Roll the dough into a large sheet that’s about a quarter-inch thick. Use cookie cutters to form your cookies, then roll the leftover dough back out.
Repeat, using all the dough, or skip the rolling pin and use a spoon to make one-inch dough balls. Coat them in a bit of coconut sugar if desired, and use the back of a spoon or your hand to press them flat.
Bake them for about ten minutes for soft-centered cookies or 15 minutes for crispy cookies. Allow them to cool completely before serving. Refrigerate leftover cookies in a sealed container for up to two weeks, or freeze them for up to three months.
Crystallized Ginger as a Substitute for Fresh Ginger
Crystallized ginger, sometimes referred to as candied ginger, has a much sweeter and milder zest than fresh ginger root. It comes from fresh ginger cooked in sugar water and then rolled in sugar crystals.
Using crystallized ginger as a fresh ginger substitution works exceptionally well for making baked goods since the sweetness isn’t as noticeable.
Use three times as much crystallized ginger as how much fresh ginger the recipe calls for. For example, substitute three tablespoons of crystallized ginger for one tablespoon of fresh ginger.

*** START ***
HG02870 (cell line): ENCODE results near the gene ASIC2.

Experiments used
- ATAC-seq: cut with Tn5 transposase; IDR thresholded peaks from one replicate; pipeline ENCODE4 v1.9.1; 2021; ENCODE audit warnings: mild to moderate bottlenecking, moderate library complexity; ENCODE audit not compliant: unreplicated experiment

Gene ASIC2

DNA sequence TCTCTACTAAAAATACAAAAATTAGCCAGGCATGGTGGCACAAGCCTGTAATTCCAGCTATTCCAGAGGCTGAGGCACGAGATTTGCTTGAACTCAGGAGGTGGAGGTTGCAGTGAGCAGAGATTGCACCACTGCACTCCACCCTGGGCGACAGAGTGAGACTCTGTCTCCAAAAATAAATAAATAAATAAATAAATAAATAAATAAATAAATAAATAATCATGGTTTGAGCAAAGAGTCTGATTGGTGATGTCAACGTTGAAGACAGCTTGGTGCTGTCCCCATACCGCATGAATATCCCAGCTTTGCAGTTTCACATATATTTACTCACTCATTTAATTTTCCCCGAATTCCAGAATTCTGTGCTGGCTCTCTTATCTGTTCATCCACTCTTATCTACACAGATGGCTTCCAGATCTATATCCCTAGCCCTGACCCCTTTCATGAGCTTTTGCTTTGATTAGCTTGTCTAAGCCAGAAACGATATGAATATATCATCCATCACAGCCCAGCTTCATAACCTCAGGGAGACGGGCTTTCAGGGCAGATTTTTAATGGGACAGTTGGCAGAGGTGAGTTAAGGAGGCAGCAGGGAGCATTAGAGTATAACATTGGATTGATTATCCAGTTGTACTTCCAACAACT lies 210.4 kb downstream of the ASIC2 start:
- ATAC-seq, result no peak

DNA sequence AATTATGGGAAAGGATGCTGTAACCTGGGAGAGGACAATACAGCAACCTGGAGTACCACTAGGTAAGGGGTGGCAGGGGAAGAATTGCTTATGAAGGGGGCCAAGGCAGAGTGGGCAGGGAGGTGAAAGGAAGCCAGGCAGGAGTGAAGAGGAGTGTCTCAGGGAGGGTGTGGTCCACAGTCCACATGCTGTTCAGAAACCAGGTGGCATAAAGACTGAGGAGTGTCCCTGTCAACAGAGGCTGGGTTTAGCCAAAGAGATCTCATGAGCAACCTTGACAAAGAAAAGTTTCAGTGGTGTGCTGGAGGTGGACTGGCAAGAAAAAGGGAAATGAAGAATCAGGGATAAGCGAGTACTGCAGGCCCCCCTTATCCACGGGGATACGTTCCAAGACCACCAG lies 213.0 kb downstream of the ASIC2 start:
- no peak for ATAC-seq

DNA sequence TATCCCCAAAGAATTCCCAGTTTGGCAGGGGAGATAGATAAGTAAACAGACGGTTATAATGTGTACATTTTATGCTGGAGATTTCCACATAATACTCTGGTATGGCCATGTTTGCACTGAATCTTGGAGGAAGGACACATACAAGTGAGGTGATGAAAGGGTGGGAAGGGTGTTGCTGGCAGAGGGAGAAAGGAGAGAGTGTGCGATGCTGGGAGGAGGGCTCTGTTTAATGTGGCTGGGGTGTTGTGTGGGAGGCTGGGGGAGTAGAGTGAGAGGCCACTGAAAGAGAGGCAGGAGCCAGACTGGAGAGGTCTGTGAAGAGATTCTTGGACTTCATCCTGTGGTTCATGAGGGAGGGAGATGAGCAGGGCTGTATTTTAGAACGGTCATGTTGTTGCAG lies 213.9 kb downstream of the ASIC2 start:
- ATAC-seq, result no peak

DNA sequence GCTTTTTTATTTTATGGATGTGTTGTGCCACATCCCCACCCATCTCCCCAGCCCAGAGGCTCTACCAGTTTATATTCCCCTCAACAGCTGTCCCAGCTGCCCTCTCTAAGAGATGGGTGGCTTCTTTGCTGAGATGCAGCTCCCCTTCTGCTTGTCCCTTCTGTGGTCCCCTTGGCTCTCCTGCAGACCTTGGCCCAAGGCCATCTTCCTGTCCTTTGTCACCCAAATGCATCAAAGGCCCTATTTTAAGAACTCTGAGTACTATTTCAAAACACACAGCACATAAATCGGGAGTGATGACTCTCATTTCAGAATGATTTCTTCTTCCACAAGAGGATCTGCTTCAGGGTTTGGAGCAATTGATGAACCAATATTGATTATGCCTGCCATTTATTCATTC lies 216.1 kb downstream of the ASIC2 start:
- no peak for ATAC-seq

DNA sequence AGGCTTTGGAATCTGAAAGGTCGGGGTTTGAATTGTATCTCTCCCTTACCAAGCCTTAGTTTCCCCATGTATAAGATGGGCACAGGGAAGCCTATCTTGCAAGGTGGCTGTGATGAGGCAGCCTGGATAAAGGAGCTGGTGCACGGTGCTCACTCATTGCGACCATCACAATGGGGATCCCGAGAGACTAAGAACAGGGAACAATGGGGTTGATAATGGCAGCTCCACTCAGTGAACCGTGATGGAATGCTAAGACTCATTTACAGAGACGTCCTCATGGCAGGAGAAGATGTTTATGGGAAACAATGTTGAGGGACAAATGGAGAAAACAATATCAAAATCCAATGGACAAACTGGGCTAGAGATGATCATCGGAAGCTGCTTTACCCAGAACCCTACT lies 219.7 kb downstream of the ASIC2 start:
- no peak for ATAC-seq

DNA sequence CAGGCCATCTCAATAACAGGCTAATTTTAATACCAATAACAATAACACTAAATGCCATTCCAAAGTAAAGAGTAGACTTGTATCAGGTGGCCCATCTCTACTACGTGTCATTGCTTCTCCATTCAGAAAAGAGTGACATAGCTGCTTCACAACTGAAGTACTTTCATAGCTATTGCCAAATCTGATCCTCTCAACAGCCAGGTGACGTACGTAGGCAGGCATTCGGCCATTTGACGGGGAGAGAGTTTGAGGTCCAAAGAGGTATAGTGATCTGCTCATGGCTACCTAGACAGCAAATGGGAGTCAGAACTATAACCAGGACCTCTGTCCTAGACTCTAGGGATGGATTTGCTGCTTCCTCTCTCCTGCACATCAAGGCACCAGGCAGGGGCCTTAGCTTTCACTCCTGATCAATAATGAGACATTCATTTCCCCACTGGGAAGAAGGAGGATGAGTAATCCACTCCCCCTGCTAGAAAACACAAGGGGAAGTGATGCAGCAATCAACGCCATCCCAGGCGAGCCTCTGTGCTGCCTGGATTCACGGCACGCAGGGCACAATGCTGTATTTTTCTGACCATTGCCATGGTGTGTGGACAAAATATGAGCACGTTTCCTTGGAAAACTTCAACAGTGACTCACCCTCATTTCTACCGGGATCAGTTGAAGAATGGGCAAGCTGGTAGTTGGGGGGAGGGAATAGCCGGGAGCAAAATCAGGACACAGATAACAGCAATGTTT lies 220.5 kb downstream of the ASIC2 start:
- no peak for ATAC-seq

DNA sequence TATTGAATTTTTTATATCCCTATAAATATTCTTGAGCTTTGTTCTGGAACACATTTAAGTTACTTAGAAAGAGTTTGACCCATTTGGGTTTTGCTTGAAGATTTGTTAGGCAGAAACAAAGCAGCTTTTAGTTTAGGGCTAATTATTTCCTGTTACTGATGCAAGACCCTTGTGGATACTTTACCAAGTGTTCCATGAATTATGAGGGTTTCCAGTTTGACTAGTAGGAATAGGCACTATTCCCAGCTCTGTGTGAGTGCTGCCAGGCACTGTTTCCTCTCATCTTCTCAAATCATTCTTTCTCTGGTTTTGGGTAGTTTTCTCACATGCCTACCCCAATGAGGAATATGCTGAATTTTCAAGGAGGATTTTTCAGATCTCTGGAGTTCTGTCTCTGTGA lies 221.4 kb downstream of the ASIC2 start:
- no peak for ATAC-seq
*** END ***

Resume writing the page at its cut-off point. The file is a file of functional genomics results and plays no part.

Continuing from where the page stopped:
Replace Ginger with Turmeric
Turmeric is a flowering plant that’s closely related to ginger. Its flavor is earthy and slightly bitter with a peppery kick. While it’s not an identical match, turmeric creates a complementary taste that works well in most recipes that use fresh ginger root.
Keep in mind that turmeric has a vibrant yellow color that affects the entire dish when incorporated.
Decide if the yellow tint suits your recipe before using turmeric as a substitute for fresh ginger. Substitute equal amounts of turmeric powder for ginger powder.
Cardamom as a Ginger Substitute
Cardamom also comes from a plant in the ginger family, but it comes from the plants’ seeds rather than their rhizomes.